Black & Pink: Prison Abolition Now!

Art from "On the Inside" Prisoner Art Show by Larry S.

Art from “On the Inside” Prisoner Art Show by Larry S.

I spoke with Elizabeth Rucker, the current Program Coordinator for the Democracy Center — a community center in Cambridge — a broadly-engaged activist, and since 2013, a participant in the Boston chapter of the prison abolitionist organization Black & Pink. Black & Pink asserts that a critical factor in the success of the prison abolition movement is forming meaningful relationships with incarcerated individuals, and LGBTQ prisoners are among the most vulnerable of the incarcerated. B&P finds “free world” pen-pals for LGBTQ-identified and HIV+ prisoners, helps create and distribute newsletters and zines written by and for those prisoners, and has recently facilitated the largest ever survey of LGBTQ prisoners in the US, which is detailed in the report “Coming Out of Concrete Closets.”

Due to her busy schedule (and my personal interest in getting involved), Elizabeth and I arranged to meet-up at a Black & Pink letter-writing session. From a content standpoint I thought this would be interesting, but from an audio-recording standpoint it did turn out to be a little challenging.

Some things that struck me from this interview:

When I asked Elizabeth about victories of the B&P project, she said, “its victory is in its growth,” noting that growing the movement incrementally has been a victory in itself.

“People who are doing criminal justice reform have to become abolitionists. Prison is a system of racial control and always will be.” This was Elizabeth’s response to the question about what needs to happen in order to realize her speculative NY Times headline, and I think it might be the single most powerful statement from the interview.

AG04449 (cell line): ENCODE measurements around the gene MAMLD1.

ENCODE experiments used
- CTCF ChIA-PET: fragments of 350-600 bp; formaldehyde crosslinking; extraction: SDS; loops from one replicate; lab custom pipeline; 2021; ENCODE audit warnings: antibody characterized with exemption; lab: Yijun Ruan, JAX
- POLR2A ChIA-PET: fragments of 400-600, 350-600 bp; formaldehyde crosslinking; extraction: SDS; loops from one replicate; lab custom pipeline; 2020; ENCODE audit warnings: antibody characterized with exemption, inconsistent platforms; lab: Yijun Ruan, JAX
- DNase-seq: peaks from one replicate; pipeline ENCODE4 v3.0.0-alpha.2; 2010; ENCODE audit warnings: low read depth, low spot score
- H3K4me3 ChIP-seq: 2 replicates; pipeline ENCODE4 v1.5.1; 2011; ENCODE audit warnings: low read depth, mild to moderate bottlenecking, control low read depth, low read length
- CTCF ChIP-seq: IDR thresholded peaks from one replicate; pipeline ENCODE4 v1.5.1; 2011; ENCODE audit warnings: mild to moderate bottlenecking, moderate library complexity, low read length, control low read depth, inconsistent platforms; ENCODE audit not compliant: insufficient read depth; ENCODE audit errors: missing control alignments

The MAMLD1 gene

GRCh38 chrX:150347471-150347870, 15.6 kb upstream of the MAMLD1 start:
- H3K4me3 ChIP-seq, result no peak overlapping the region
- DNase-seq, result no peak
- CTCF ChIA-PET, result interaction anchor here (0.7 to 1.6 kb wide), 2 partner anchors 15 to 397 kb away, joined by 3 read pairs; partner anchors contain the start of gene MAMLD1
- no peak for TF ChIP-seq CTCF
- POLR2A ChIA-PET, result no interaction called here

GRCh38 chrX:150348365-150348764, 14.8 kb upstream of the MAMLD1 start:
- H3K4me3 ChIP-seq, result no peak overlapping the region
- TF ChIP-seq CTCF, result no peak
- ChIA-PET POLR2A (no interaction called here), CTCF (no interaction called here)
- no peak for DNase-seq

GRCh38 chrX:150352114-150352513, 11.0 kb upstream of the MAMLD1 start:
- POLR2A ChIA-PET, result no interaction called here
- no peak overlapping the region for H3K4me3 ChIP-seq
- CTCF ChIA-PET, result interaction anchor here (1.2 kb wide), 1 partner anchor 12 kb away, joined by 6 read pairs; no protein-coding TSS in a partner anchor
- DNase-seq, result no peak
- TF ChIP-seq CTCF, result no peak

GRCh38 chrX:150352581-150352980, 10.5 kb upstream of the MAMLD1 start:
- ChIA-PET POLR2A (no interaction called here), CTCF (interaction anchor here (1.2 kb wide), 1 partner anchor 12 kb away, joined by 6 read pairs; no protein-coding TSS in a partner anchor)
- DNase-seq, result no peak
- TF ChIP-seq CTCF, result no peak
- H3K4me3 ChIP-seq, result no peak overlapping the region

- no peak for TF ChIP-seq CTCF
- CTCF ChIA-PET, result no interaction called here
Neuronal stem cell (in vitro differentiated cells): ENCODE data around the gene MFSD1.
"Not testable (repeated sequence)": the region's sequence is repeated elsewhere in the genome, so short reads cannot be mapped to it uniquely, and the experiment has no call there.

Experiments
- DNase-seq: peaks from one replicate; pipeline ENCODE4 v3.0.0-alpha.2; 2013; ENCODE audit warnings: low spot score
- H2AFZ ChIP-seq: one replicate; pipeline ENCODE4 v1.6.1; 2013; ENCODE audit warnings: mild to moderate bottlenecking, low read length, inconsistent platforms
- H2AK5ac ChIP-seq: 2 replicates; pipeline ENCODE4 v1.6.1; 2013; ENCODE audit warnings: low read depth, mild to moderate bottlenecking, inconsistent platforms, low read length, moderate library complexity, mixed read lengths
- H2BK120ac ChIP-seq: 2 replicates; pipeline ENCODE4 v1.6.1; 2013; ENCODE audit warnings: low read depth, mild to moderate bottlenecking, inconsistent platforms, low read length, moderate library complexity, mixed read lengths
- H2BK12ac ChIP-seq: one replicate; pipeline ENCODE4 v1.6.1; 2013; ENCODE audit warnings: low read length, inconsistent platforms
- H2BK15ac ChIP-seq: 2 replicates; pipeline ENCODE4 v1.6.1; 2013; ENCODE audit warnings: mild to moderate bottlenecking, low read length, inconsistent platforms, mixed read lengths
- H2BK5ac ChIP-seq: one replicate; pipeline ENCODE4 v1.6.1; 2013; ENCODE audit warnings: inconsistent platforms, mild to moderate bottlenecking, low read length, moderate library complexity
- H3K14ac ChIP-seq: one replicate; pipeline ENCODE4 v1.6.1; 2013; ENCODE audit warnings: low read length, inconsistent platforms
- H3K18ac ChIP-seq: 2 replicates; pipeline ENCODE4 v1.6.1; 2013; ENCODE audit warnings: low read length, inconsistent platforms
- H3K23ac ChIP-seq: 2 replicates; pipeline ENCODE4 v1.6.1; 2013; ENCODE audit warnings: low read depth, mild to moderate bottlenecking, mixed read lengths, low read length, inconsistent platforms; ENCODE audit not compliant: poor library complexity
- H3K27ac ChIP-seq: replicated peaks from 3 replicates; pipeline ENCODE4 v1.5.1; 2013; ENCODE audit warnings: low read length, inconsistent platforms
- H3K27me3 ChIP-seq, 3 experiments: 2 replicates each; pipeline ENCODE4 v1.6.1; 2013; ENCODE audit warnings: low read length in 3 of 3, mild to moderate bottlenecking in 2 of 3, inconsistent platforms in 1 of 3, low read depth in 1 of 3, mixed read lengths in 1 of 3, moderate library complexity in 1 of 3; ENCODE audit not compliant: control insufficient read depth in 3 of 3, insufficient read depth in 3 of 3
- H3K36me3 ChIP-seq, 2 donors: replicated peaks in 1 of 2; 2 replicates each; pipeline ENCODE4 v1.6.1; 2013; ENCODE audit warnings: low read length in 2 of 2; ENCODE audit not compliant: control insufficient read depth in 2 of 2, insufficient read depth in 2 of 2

“Prison is where we put all the problems that we don’t want to deal with.” This is an interesting moment where Elizabeth briefly speaks on intersections of food justice, environmental justice, sexual assault and prison abolition. The failures of the criminal justice system are many and overlapping.

Listen to the interview on Soundcloud here.

NYT Remix here.

About me – Carolyn

Hi all,

I’m Carolyn McKenzie. I work full-time in the AV department at Harvard and am taking classes toward an eventual graduate degree part-time. My background/bachelor’s degree is in studio art — specifically non-narrative film and new media, which means for me, broadly, video games and interactive digital media. In school, I made some tiny games and films which tell stories about navigating disability and queerness in the public school system. I’m interested in new modes of storytelling, specifically through interactive means, within and outside the realm of the digital.

It’s been a few years since I’ve been in school. Since then, I’ve taught some workshops and held some panel discussions here and there for kids and adults on animation and the importance of play and the absurd as a tool for social change. I’m interested in doing more of that — and doing a lot more collaborative work. I appreciate when social justice work and art are allowed to be playful and find access to folks who may feel shut out of those worlds because they lack the language or the very specific experiences which supposedly provide a ticket to entry.


I want to point to Code Liberation, who provide free and low-cost classes for women, girls, non-binary and femme-identifying people — and have kids teaching each other kids to code. I think they’re an important organization because although there are perhaps a lot of efforts being put forth to teach folks to code, CL seems to emphasize the social practice of teaching and empowering one another — and not just the skillset itself.